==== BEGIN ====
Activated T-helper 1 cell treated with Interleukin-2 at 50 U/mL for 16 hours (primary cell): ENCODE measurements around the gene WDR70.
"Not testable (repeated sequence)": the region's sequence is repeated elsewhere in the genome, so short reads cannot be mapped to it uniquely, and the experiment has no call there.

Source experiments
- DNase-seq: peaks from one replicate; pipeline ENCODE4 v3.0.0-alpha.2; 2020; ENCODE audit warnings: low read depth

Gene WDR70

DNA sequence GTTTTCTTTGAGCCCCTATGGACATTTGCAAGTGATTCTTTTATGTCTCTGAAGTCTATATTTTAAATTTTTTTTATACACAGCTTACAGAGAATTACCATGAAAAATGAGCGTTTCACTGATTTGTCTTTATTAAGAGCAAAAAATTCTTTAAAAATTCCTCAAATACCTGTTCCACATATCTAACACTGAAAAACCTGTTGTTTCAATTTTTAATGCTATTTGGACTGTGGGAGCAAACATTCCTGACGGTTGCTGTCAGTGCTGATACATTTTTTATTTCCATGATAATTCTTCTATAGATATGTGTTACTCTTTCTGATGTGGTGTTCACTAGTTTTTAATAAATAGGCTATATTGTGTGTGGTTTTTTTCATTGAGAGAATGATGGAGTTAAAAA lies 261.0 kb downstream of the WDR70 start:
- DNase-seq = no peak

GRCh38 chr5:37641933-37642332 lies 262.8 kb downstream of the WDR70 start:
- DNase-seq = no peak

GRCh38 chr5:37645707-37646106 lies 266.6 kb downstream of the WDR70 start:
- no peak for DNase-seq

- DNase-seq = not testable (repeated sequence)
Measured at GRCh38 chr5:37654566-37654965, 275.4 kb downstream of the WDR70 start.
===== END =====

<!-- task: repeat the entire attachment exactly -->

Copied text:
Activated T-helper 1 cell treated with Interleukin-2 at 50 U/mL for 16 hours (primary cell): ENCODE measurements around the gene WDR70.
"Not testable (repeated sequence)": the region's sequence is repeated elsewhere in the genome, so short reads cannot be mapped to it uniquely, and the experiment has no call there.

Source experiments
- DNase-seq: peaks from one replicate; pipeline ENCODE4 v3.0.0-alpha.2; 2020; ENCODE audit warnings: low read depth

Gene WDR70

DNA sequence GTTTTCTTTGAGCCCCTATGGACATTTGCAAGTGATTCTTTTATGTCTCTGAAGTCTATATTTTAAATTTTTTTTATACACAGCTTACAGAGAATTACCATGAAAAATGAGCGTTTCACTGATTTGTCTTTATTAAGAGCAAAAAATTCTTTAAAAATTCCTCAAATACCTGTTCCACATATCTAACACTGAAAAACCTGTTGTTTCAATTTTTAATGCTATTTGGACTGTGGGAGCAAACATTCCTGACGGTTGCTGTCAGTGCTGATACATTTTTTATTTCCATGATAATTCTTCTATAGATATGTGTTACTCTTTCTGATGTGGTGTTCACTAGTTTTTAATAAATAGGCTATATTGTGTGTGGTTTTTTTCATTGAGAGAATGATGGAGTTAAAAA lies 261.0 kb downstream of the WDR70 start:
- DNase-seq = no peak

GRCh38 chr5:37641933-37642332 lies 262.8 kb downstream of the WDR70 start:
- DNase-seq = no peak

GRCh38 chr5:37645707-37646106 lies 266.6 kb downstream of the WDR70 start:
- no peak for DNase-seq

- DNase-seq = not testable (repeated sequence)
Measured at GRCh38 chr5:37654566-37654965, 275.4 kb downstream of the WDR70 start.